Europlanet Science Congress 2021
Virtual meeting
13 – 24 September 2021
Europlanet Science Congress 2021
Virtual meeting
13 September – 24 September 2021
EPSC Abstracts
Vol. 15, EPSC2021-793, 2021
https://doi.org/10.5194/epsc2021-793
European Planetary Science Congress 2021
© Author(s) 2021. This work is distributed under
the Creative Commons Attribution 4.0 License.

Mineralogical implications for the 1-micron feature in the refined average spectrum of Ceres

Marco Ferrari1, Andrea Raponi1, Maria Cristina De Sanctis1, Eleonora Ammannito2, Mauro Ciarniello1, Batiste Rousseau1, Alessandro Frigeri1, Filippo G. Carrozzo1, Julie C. Castillo-Rogez3, Carol A. Raymond3, and Christopher T. Russell4
Marco Ferrari et al.
  • 1INAF-IAPS, Rome, Italy
  • 2Italian Space Agency, Rome, Italy
  • 3Jet Propulsion Laboratory, California Institute of Technology, USA
  • 4Earth Planetary and Space Sciences, University of California, Los Angeles, USA

Introduction:

The Dawn NASA mission investigated Ceres with its payload, including the Visual (0.25–1 μm) and InfraRed (1–5 μm) mapping spectrometer (VIR) [1].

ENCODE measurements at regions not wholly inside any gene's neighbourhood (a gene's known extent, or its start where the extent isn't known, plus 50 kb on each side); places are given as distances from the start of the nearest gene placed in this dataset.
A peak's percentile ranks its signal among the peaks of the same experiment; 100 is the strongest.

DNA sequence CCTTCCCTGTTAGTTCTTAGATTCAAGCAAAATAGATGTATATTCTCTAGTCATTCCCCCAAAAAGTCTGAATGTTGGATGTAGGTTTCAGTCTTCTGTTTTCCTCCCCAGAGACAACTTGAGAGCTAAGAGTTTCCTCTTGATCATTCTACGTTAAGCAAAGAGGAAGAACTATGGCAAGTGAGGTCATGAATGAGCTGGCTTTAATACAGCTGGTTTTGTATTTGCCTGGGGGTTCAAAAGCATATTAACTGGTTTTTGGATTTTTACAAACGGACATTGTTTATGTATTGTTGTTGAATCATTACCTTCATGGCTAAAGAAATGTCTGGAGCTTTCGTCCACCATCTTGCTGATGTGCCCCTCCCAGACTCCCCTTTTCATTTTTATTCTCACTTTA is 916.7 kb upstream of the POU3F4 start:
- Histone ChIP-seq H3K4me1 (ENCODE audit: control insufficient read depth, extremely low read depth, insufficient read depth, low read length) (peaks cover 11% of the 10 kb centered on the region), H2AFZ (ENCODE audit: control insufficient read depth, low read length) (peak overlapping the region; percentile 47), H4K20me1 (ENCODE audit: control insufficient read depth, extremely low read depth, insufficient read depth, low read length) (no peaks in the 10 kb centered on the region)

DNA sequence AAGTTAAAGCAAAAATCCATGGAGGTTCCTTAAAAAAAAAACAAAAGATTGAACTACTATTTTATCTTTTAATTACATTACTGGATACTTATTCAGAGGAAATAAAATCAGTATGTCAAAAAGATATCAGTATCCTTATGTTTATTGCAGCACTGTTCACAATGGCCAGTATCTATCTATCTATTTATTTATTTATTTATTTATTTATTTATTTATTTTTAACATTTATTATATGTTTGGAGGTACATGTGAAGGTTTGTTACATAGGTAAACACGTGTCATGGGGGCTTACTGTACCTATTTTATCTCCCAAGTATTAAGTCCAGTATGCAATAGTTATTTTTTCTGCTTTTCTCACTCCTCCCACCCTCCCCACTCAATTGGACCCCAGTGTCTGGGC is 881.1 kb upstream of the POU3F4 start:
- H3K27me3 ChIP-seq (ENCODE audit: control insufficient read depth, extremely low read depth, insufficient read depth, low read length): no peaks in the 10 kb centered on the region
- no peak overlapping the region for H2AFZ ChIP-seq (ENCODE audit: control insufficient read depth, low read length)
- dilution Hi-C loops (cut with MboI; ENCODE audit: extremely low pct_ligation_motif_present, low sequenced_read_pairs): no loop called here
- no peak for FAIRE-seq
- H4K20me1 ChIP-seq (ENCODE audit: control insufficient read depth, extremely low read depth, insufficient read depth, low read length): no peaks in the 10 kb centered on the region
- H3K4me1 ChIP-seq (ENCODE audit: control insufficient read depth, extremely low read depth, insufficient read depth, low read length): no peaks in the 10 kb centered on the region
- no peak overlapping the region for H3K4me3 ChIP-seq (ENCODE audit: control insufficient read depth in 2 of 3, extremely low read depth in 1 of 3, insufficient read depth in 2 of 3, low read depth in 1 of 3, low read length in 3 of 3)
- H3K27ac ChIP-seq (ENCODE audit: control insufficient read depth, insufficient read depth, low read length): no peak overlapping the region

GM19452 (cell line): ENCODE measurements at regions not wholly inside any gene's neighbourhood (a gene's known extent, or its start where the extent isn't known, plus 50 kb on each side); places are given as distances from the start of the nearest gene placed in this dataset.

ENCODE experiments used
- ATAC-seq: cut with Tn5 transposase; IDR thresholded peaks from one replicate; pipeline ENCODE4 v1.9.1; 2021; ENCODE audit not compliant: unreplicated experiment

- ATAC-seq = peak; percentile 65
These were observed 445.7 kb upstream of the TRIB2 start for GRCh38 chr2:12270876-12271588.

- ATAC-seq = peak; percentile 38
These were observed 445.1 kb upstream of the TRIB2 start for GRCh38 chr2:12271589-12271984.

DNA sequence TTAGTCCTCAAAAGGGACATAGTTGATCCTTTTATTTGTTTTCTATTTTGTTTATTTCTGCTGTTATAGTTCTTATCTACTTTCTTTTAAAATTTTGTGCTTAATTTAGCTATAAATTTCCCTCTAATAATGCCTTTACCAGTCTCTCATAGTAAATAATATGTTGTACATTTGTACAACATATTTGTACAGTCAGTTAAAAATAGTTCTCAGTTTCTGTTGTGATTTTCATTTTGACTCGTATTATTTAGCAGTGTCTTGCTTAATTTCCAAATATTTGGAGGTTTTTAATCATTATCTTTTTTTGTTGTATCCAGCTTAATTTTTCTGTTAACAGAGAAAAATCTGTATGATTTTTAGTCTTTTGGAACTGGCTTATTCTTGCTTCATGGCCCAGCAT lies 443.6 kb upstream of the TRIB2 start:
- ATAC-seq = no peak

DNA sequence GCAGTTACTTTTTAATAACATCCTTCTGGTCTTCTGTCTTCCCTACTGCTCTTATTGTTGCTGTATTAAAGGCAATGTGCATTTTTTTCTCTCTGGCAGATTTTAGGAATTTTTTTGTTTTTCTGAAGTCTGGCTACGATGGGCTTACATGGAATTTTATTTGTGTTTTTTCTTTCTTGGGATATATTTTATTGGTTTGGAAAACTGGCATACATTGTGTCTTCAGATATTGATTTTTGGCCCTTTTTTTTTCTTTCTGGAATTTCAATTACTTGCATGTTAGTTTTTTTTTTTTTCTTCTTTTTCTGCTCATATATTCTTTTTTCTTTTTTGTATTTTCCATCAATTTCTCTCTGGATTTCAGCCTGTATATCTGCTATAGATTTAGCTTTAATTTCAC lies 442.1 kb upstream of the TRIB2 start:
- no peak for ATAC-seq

The first findings from the VIR-IR channel confirmed some previous results from ground-based observations [2]: composition of surface includes a dark component (carbon and/or magnetite) and Mg-carbonates. The detection of a strong absorption at 2.7 μm was assigned to Mg-phyllosilicates; while the 3.06-μm absorption was attributed to NH4-phyllosilicates [3].

The elemental data from the GRaND instrument [4] provided additional constraints on the abundance of C, H, K, and Fe, [5,6], establishing that the dark material that makes up most of Ceres’ surface should be like carbonaceous chondrite [7,8].

The recent improvement in the VIR-VIS channel calibration [9,10] allows taking advantage of the full VIS spectral range. Following [9] and [10], IR channel calibration was also refined [9,10,11,12].

Data were photometrically corrected to standard viewing geometry using Hapke modeling [13] according to [14]. Thermal emission was removed [11]. The resulting spectrum is shown in Fig. 1.

The VIR data have shown a clear absorption at 1 μm confirming previous ground observations [2]. The interpretation of such feature, in the context of the average spectrum of Ceres, provides new constraints on Ceres mineralogy.